“Ratchet,” he called.
After a moment – sixteen seconds – Ratchet’s face lit up the darkness.
“There are no demons,” Little Sprocket said before Ratchet could speak. The other boy clasped his hands together in doubt.
“They lied?” he asked.
Little Sprocket shook his head. When he looked to Ratchet again, there was a glint in his eyes, some fire to the amber that burnt everything away and left them both standing, alone, on a great white expanse of Ratchet’s thoughts. At least, that was the feeling Little Sprocket got.
“Let’s do it then,” Ratchet finally said.
Ratchet nodded. Little Sprocket smiled. In their chests, their heartsprings fluttered like golden songbirds.
When a person walks, they leave footprints. When a bird flies, it leaves its feathers. The truth, O Son of Heaven, leaves its traces too. And those who have been lied to will follow them — to whatever end.
It was almost the New Year.
They knew it because the Clock chuffed away as if dancing to the music outside, as if marking every step and turn with the booming of fireworks.
It is almost the New Year, they said to one another in silence, smiling from either side of the hole as they counted under their breaths.
Ratchet pulled, and the wood broke some more.
Carefully, Little Sprocket went through.
Ratchet unscrewed the top plate, and they both climbed up.
The sky exploded in colour, greens and yellows casting light on a great many bands of bronze arranged as a sphere, held up by two enormous dragons. Little Sprocket led Ratchet beneath the mechanism of the heavens and they sat down, staring at the Imperial City.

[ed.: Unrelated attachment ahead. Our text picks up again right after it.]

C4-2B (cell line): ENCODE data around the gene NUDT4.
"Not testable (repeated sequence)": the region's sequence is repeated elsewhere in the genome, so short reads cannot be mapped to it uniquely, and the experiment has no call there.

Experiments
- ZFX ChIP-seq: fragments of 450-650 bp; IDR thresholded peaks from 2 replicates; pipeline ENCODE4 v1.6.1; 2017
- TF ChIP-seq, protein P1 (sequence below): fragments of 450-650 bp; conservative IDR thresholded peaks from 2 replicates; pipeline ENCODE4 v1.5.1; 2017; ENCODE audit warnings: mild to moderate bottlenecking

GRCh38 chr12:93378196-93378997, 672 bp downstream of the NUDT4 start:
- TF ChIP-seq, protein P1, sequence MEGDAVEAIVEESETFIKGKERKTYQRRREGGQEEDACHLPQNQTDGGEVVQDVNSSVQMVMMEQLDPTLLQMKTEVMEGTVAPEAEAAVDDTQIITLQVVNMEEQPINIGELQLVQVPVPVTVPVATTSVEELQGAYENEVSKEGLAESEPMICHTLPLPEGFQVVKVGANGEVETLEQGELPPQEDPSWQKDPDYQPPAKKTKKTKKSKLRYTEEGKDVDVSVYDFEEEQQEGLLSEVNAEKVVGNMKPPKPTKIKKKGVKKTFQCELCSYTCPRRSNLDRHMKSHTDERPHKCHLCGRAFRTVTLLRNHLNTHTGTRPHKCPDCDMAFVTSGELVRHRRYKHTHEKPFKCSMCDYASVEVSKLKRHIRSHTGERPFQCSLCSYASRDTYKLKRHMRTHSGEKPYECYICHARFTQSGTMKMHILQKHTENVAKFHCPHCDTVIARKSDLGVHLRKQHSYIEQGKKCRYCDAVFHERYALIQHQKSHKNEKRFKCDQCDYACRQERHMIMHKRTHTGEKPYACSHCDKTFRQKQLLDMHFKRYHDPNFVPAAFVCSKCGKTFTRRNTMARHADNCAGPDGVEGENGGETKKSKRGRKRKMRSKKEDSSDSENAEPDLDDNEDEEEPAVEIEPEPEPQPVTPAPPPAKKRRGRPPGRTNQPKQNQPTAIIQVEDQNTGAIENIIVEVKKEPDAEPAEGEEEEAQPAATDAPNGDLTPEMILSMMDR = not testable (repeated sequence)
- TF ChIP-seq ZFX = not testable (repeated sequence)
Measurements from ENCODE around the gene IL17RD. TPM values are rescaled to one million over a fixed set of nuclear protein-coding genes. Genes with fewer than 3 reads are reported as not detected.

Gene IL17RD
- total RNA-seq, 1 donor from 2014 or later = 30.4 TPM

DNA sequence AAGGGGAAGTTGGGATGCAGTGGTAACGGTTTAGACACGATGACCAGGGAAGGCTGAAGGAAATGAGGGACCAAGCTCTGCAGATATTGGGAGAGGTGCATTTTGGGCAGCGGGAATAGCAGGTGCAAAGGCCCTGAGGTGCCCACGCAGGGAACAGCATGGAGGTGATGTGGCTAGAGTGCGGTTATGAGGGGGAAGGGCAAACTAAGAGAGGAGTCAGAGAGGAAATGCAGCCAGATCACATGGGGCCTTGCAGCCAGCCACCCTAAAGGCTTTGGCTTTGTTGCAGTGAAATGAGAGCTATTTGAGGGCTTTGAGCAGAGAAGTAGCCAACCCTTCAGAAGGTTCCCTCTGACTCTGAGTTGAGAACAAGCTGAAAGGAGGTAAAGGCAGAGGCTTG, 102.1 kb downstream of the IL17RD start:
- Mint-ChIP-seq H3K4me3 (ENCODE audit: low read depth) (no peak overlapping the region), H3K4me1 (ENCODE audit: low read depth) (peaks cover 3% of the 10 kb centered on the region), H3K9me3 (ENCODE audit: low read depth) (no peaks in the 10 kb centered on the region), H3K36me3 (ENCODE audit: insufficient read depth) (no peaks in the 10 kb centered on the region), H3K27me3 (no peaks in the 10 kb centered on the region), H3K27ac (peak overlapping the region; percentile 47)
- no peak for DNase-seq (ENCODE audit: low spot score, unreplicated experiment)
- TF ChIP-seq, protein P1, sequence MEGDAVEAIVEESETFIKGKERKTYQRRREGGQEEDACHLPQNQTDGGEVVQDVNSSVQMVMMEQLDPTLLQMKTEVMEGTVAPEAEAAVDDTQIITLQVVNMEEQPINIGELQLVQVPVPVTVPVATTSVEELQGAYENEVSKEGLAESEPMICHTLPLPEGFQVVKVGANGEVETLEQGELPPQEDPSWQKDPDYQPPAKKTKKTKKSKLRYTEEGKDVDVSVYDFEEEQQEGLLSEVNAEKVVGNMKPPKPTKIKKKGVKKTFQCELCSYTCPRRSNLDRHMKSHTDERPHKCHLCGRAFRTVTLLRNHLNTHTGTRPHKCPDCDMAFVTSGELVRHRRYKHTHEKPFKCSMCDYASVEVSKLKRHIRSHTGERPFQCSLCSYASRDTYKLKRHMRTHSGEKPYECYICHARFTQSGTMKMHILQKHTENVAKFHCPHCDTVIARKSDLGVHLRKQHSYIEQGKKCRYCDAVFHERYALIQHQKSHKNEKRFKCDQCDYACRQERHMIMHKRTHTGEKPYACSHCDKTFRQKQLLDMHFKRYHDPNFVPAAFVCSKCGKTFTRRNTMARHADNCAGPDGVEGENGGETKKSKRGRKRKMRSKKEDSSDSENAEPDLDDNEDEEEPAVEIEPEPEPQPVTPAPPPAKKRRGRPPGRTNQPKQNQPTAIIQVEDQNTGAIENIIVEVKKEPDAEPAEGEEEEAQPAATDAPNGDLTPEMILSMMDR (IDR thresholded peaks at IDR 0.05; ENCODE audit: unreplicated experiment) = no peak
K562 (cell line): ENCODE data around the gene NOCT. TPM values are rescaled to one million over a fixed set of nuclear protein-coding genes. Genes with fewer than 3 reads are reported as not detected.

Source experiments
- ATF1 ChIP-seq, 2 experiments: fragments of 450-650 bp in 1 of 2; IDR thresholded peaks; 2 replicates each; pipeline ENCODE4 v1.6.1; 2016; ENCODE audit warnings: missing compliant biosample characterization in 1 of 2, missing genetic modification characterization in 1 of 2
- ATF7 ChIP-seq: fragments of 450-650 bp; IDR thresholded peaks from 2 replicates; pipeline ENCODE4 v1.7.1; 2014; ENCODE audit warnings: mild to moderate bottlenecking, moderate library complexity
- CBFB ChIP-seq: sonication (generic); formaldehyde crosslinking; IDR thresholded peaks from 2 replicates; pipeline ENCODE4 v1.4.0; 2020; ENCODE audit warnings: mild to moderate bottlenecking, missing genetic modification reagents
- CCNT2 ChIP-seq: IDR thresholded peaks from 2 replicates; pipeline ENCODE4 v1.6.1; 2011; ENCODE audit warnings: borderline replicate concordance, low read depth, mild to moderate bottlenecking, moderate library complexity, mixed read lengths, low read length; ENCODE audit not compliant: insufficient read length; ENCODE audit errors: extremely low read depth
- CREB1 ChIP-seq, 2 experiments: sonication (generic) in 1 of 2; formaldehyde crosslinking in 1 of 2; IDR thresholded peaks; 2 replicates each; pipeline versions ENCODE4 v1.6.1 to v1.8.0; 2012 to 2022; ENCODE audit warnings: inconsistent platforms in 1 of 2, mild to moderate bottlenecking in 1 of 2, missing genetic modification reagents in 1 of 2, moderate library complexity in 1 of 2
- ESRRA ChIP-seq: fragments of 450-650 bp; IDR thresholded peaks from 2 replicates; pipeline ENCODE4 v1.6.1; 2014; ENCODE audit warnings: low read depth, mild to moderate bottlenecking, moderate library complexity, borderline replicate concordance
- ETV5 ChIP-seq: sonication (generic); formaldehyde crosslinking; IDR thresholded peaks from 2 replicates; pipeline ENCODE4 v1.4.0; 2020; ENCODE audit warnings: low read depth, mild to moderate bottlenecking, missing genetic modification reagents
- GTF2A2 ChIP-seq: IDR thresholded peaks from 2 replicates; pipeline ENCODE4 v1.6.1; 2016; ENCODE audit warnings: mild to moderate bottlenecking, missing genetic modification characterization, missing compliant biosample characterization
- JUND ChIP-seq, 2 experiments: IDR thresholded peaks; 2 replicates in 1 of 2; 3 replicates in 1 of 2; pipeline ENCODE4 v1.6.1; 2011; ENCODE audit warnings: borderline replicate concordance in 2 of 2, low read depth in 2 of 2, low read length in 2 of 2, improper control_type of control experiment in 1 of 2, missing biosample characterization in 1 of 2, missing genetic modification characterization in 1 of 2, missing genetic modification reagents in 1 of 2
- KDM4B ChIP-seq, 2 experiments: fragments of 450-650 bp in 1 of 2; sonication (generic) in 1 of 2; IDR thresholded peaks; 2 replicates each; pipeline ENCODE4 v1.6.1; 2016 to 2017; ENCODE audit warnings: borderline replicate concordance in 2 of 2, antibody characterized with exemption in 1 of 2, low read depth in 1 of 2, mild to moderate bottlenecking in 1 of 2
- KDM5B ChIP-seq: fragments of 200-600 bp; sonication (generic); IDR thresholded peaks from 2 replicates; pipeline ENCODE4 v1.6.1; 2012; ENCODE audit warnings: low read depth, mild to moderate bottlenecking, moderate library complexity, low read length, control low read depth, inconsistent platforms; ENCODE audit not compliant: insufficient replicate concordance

All-Under-Heaven. The golden rooftops crowned by twirls of smoke, the red walls and the red lanterns and the red faces — red of joy, red of laughter — all around them, like a sea. Out there, there was no Clock. They could hear it singing happily under them — a song of brass and steam and coiled springs — and in their heartsprings they sang along, basking under the flowers blooming in the sky, showers of red fire like silkstrand, a minute of silence and then more. And they both counted under their breaths.
Ratchet held out his hand. A small, beautiful hand. Little Sprocket’s fingers closed around it like a garland.
The Clock’s song stopped. Out there, there was no Clock, there was no Time. There was just them. Little Sprocket held onto Ratchet’s hand, and it was green and yellow and red. In the middle of all that, who would notice a stolen day?
This, O Son of Heaven, is the truth as far as it surrendered itself to the ministries. The consequences, we all know, were for the most part insignificant: by your Majesty’s imperial decree, the first day of the calendar was suppressed and given to the people as an additional day of revelry, leading to much the enjoyment and respect for Your Imperial Majesty. As for the two keepers, we respectfully ask for your advice, and the punishment to be bestowed.
This your servant will dare these final words, that they might help Your Majesty come to a decision: It is true that an ounce of gold will not buy an inch of time, and so time lost cannot ever be bought back. But who among us can truthfully say that, for love, they have never wished to steal a day from the gods?
About the Author
Anton Stark is the pseudonym of a Portuguese professional editor and translator, amateur historian and hoplologist, and neophyte historical reenactor. He was born in 1991, a few short months before the dissolution of the Soviet Union. Coincidence? Almost certainly. Or was it? His recent works include the first Portuguese cyberpunk anthology, Proxy (as editor), and the short story “Videri Quam Esse” in the Steampunk International Anthology (published by New Con Press in the UK, Editorial Divergência in Portugal, and Osuuskumma in Finland).
About the Narrator
Once a Silicon Valley software engineer, Curtis C. Chen now writes fiction and runs puzzle games near Portland, Oregon. His debut novel Waypoint Kangaroo is a science fiction thriller about a superpowered spy facing his toughest mission yet: vacation. The sequel, Kangaroo Too, sends our hero to the Moon. Curtis is part of the writing team for NINTH STEP STATION, a new fiction series premiering January 9, 2019, on Serial Box.